➤ Diuretic Herbs
Increase urination, promote the activity of the kidneys and bladder, dispel edema
COMMON HERBS: asparagus, barley, burdock, coriander, dandelion, fennel, lavender, parsley, spearmint
Ayurvedic herbs: ajwain, gokshura, punarnava
promote and regulate menstruation
COMMON HERBS: hibiscus, jasmine, rose, aloe vera, licorice, rosemary, saffron
Ayurvedic herbs: shatavari
➤ Expectorant Herbs
Promote the discharge of phlegm and mucus from the body
COMMON HERBS: cardamom, cinnamon, dry ginger, mustard seed. licorice
Ayurvedic herbs: pippali
➤ Demulcent Herbs
Moistening, softening and soothing effect upon the skin and mucous membranes
COMMON HERBS: comfrey root, flaxseed, licorice
Ayurvedic herbs: bala, shatavari
➤ Laxative and Purgative Herbs
Promote bowel movements, dispel constipation, eliminate food accumulations
COMMON HERBS: aloe vera, dandelion, rhubarb, senna, castor bean
Ayurvedic herbs: bibhitaki, haritaki, shatavari
➤ Nervine and Antispasmodic Herbs
Strengthen the function of the nervous system, relieve spasms, cramps, tremors
COMMON HERBS: basil, chamomile, eucalyptus, nutmeg, peppermint, sage, skullcap
Ayurvedic herbs: asafoetida, guggulu, jatamamsi, sandalwood
➤ Stimulant and Digestive Herbs
Stimulate the power of digestion
COMMON HERBS: ginger, black pepper, cayenne pepper, cinnamon, cloves, mustard
Ayurvedic herbs: ajwain, asafoetida, pippali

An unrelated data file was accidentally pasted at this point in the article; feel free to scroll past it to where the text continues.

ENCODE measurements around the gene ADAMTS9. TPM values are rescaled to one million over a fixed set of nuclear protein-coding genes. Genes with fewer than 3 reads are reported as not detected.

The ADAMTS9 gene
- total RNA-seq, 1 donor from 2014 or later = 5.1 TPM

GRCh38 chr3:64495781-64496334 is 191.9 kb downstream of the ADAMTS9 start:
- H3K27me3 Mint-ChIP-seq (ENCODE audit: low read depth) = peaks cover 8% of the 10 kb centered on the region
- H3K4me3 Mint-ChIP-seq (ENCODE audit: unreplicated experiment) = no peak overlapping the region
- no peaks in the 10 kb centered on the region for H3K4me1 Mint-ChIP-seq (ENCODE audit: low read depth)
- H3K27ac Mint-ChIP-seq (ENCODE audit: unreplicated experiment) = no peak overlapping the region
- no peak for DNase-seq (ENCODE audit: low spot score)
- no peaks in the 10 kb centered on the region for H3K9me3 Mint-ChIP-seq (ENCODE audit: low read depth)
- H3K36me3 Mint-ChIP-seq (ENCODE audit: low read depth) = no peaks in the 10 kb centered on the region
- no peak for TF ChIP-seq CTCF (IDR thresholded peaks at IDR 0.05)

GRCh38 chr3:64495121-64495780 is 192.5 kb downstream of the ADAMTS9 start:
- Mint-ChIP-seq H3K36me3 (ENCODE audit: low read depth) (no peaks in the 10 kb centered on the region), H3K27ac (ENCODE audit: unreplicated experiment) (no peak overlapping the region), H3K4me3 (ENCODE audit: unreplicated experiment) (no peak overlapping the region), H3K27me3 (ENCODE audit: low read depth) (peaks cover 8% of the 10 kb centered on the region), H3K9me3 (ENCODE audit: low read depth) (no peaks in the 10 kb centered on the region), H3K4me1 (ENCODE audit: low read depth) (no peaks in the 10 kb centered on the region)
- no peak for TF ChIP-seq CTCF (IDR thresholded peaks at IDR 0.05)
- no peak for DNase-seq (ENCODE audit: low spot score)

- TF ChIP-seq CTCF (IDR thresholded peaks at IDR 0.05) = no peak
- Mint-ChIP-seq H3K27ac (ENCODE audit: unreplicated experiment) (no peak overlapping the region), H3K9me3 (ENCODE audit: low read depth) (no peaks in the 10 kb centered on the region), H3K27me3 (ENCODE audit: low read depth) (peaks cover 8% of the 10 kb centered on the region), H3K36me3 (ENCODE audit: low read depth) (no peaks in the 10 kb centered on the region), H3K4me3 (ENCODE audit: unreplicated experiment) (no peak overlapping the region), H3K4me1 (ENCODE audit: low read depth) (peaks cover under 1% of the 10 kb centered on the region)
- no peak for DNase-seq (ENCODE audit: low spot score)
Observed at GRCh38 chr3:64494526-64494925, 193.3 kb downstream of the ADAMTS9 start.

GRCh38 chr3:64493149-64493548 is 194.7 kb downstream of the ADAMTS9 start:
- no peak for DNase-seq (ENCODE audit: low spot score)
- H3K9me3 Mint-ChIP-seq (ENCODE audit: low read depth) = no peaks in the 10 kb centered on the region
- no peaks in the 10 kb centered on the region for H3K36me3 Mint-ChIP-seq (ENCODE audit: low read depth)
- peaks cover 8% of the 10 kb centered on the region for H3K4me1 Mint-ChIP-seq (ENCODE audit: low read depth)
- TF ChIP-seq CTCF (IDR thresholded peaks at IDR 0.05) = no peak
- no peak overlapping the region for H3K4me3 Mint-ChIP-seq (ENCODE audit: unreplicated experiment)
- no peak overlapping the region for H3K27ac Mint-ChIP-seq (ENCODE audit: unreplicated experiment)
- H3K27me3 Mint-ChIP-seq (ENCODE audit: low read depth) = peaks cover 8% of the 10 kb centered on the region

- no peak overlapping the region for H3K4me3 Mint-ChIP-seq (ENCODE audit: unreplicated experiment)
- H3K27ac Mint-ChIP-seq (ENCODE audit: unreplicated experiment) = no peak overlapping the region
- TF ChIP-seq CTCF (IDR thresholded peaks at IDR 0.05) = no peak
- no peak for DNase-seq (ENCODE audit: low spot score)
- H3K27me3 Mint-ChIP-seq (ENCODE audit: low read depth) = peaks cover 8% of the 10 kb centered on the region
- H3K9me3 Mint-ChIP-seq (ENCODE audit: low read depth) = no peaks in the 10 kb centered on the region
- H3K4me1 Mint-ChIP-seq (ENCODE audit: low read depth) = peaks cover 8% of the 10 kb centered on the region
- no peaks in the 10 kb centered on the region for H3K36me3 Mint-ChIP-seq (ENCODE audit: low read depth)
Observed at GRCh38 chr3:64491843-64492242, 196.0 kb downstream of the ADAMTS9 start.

➤ Nutritive or Rejuvenative Herbs
Nourishing, restorative, renewing
COMMON HERBS: licorice, aloe vera, ginseng, marshmallow, saffron
Ayurvedic herbs; amalaki, ashwagandha, pippali, shatavari, triphala
With an awareness of the particular therapeutic qualities of an herbal and their related actions, we gain deeper insight into how herbs can be powerful allies to help us cleanse, protect and heal. They are indeed the stuff of magic!
Look beyond your just kitchen to see how easily the wisdom, healing and delight of herbs can be integrated into your everyday life!
Reference: Yoga of Herbs. Dr. David Frawley and Dr. Vasant Lad
For a more extended study of this fascinating topic review Herbal Therapeutics in the book The Yoga of Herbs by Dr. David Frawley and Dr. Vasant Lad!
Herb of the Month Club ➤ Deepen your relationships with common herbals (nettles, dandelion, lavender, mint, hibiscus and ginger) through recipes, tea blends, experiential and artistic explorations.
A decade ago, Kim began her journey of Yoga. What began as introducing movement, peace and calm in her busy life started the process of seeking a way to live with greater integrity and harmony. It is said that when the student is ready, the teacher will appear. This was certainly the case for Kim as, five years ago, she discovered AT THE CORE and The American Institute of Vedic Studies. With the blessing, guidance and support of her new teachers, Kim began her in- depth study of Yoga and Ayurveda.
Kim is a certified Yoga and Ayurveda Wellness Consultant, Ayurvedic Life-Style Consultant and Ayurvedic Yoga Educator. She is based in London, Ontario.